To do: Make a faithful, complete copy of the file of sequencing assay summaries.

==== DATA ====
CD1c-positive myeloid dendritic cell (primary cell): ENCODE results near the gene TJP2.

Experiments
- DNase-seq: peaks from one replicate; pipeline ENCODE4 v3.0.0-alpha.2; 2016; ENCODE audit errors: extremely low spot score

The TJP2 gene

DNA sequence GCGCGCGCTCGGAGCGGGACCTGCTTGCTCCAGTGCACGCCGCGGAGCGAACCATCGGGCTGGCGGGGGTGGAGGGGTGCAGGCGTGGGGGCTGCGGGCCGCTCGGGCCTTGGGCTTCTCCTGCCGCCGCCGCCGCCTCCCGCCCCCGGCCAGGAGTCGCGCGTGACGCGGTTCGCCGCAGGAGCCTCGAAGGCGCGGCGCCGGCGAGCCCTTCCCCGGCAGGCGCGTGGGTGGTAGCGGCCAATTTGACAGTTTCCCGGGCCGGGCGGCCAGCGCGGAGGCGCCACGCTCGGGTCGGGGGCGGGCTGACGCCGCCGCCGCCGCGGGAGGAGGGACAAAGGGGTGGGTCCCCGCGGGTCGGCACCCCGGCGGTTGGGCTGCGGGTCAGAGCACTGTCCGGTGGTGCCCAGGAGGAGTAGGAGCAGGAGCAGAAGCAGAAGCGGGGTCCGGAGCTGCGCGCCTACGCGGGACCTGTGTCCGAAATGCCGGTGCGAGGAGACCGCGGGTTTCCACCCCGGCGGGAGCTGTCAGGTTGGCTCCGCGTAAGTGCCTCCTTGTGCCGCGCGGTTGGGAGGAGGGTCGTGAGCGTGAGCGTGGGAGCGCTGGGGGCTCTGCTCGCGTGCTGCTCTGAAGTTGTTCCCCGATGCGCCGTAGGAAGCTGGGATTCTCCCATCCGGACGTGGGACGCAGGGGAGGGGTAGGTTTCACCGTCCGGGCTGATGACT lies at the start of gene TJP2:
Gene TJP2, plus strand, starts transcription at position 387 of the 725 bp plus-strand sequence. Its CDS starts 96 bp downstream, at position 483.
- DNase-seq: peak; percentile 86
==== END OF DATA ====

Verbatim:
CD1c-positive myeloid dendritic cell (primary cell): ENCODE results near the gene TJP2.

Experiments
- DNase-seq: peaks from one replicate; pipeline ENCODE4 v3.0.0-alpha.2; 2016; ENCODE audit errors: extremely low spot score

The TJP2 gene

DNA sequence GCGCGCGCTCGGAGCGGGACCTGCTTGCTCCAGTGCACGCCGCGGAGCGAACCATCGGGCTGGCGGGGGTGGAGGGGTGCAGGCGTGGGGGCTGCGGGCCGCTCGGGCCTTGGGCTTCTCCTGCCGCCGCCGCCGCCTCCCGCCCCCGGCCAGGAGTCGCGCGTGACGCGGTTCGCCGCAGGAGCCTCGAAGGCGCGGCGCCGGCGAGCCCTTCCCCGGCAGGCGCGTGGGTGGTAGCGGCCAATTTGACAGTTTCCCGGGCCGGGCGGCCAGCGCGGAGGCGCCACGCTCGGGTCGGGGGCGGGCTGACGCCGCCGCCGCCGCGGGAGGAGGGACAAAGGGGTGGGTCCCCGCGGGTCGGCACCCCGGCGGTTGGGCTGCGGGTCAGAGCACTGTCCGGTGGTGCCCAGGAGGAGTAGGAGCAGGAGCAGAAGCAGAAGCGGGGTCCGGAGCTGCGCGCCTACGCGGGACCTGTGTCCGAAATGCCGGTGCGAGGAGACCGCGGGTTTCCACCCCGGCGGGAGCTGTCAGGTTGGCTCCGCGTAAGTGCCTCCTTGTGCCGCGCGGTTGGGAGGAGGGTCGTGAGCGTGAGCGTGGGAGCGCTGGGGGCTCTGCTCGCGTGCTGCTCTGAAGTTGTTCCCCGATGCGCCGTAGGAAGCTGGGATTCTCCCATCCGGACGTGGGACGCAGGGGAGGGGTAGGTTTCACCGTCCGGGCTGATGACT lies at the start of gene TJP2:
Gene TJP2, plus strand, starts transcription at position 387 of the 725 bp plus-strand sequence. Its CDS starts 96 bp downstream, at position 483.
- DNase-seq: peak; percentile 86